Have you ever had a workplace so toxic, that you have to process everything that happens with your coworkers, excoriating the wrong-doers until you feel better?
Think about your old or current workplace.
How your emotions have gone from soaring hope to plunging despair in an instant.
How your sunny first beliefs about this job crumbled away in the harsh reality, as people showed their true faces and negativity.
How you hoped your desire for mentorship and continuing education would be honored, and it wasn’t.
How it was harder and harder to get out of bed in the morning.
The day you realized that you could have no loyalty to people in your office who betrayed you, who yelled at you, or socially ostracized you in other ways.
How you kept asking yourself, why why am I going to this job that I hate?
Why can’t I find a new job that’s better?
Or even, “Why am I looking for a new job at all? All jobs are the same!”
Think about how that workplace has affected you, day after day, week after week, month after month, year after year. With the prospect of leaving it all behind, do you feel liberated and joyful, or has the negative energy of your workplace rubbed off on you, leaving you feeling exhausted and deflated? If it has, here’s how you can start to recover your balance.
Start to address these things one by one.
Feelings: “I just want to cry” “I just want to scream.” “I just want to hide somewhere.”
When you address your feelings, start to look at this book. The Woman’s Comfort Book by Jennifer Louden.
This book has 5-10 minute tools you can use to start to reclaim your space, your feelings, thoughts, and beliefs. Everything from bubble baths to mini-rituals to make yourself feel good again. Highly recommended.
Beliefs/Values: “I don’t believe that there are any good bosses.” “I’m such a lazy, dumb worker, I deserved all of the abuse that boss gave me.”
First of all, No you didn’t deserve any of that. Everyone deserves respect at work. When you start to address your beliefs, read You Can Heal Your Life by Louise Hay and The Four Agreements by Don Miguel Ruiz. Louise Hay’s book will help you if you have any beliefs that are holding you back, and help you step into a healthier world. Don Miguel Ruiz says that “Nothing is personal, neither praise nor blame.” This means that when your boss called you names, that was not about you. That was about your boss. Also, when people praised you, it was about them, not about you. So don’t take anything personally, and you’ll have more equilibrium in work situations. Ruiz says, “Always do your best.” “Be Impeccable with your word” and “Don’t make assumptions.” So remember that last one when you think there are no good bosses. There have GOT to be. Statistically. But don’t assume anyone is a bad boss until you’ve worked with them. Give them the benefit of the doubt.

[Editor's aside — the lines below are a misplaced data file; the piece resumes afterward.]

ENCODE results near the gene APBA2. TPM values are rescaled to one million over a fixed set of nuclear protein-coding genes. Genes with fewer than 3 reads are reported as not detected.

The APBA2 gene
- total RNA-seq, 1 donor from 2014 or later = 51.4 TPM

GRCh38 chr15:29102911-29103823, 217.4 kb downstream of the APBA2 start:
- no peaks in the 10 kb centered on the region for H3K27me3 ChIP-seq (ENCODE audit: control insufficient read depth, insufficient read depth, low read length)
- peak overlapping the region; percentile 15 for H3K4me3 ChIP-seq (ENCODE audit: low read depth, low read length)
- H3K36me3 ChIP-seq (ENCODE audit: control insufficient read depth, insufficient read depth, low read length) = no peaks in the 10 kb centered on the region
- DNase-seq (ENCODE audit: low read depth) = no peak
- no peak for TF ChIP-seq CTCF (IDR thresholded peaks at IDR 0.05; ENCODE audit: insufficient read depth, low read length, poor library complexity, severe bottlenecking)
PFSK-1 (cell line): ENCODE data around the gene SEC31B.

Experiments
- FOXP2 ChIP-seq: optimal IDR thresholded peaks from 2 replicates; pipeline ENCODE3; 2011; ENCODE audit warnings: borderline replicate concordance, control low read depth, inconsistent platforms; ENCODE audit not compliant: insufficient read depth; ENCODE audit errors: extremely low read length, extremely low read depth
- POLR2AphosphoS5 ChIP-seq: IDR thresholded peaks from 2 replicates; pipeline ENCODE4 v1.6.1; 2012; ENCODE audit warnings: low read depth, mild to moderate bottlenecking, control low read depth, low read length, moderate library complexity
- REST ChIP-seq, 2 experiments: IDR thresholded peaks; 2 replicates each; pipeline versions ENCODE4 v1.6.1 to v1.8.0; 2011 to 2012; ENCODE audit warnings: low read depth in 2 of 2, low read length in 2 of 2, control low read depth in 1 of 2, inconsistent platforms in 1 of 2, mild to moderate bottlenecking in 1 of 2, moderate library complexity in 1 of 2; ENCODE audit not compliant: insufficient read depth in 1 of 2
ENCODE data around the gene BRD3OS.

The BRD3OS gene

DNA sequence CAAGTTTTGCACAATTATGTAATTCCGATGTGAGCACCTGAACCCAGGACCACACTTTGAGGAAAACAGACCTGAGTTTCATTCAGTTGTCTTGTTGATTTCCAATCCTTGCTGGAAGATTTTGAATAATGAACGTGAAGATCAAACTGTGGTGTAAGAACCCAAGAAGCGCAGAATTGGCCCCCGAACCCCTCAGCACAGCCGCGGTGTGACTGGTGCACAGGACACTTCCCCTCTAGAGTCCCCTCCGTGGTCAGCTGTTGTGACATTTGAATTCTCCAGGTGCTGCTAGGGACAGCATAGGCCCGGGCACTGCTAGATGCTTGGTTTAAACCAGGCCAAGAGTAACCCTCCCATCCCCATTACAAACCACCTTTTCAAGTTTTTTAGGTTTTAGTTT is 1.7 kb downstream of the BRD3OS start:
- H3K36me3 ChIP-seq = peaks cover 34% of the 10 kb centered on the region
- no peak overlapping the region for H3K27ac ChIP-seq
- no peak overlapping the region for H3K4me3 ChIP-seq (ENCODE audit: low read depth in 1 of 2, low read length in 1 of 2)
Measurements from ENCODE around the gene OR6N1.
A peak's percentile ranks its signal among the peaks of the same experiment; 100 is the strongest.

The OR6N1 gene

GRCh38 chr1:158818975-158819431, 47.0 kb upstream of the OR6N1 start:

Ideas: “There are too many people competing for shitty jobs! Bosses can treat people like crap and they can’t do anything but hang onto the job because they’re too scared they won’t find another one!”
When you start to address your ideas, read Care of the Soul by Thomas Moore and Uncharitable by Dan Pallotta. Dan Pallotta talks about nonprofit dysfunctions, and can help you address what may be holding your old organization back, and the sector as a whole. It can be very healing to name and claim what’s been going on, what’s making your nonprofit so dysfunctional, and the people in it so dysfunctional. So even if you can’t take back the months or years you spent there, knowing it was a systemic problem instead of just you can be comforting.
Work ethic: “Why should I work hard for anyone after this terrible experience? Won’t everyone just take advantage of my good nature? Is it even worth it to look for a job in this field?”
When you start to address your work ethic, read “How to Be, Do, or Have Anything You Want” by Laurence Boldt, or “How to Make a Living Without a Job” by Barbara Winter. You can start to realize that there are a lot of things that you can do, that you don’t HAVE to have a job, as long as you are willing to work hard, and possibly deny yourself status symbols that other people seem to prize, like brand new BMWs, or a 3 story 4 bedroom house. These books will help you realize what you want and what you NEED are two very different things, and if you WANT to work for yourself, you don’t NEED to have all of these status symbols, because doing what you love all day satisfies your craving to be happy more than THINGS ever could.
Here’s another way you can recover, aside from reading the books above. Journal every morning, for 3 pages. However long that takes you. Just wake up and journal. It can be about anything. There are no rules except that you fill up 3 pages, longhand. No checking email, voicemail, texts. Just journal right there in bed.
If you need prompts to journal, think about these questions.
* Where am I at right now, physically? Emotionally?
* What’s my outlook, my assumption as I respond to daily events? Am I assuming the best? The worst?
* How clear is my thinking? Am I distracted easily? Can I concentrate on what I used to enjoy?
* What did my sense of purpose used to be? What is it or where is it now?
* What can I do to feel joy every day? Draw a picture? Sing a song in the shower? Walk my dog?
* What one change can I make right now that will help me feel good in this moment?
* What can I do to take care of myself today?
Thanks for reading. You CAN recover from that toxic workplace. And if you need any help, I’m here for you.
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